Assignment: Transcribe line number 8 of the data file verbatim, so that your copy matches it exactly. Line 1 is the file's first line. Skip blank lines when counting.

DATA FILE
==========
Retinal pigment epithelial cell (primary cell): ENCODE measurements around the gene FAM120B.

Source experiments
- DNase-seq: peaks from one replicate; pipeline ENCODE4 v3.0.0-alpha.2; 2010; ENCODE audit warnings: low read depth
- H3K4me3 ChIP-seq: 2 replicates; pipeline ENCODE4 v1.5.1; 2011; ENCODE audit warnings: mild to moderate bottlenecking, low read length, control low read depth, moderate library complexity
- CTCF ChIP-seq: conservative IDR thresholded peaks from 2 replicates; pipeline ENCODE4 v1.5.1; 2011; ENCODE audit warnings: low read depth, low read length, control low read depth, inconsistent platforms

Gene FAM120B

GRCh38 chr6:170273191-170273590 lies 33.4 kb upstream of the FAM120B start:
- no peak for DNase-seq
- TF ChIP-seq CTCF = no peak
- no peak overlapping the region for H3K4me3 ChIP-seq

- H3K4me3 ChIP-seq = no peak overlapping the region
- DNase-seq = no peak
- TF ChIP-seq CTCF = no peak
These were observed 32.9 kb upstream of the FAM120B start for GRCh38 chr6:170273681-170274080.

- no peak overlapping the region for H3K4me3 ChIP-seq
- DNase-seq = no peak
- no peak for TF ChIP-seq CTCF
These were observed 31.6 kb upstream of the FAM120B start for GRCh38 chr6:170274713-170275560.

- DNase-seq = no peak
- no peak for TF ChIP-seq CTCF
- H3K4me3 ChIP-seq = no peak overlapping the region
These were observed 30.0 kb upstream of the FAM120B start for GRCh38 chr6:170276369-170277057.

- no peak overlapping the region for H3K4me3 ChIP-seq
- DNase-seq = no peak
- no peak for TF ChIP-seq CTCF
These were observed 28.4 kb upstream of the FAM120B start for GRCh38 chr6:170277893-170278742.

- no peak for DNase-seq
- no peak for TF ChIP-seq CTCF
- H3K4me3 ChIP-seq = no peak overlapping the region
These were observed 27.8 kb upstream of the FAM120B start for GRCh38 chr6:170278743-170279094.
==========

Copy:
- no peak for DNase-seq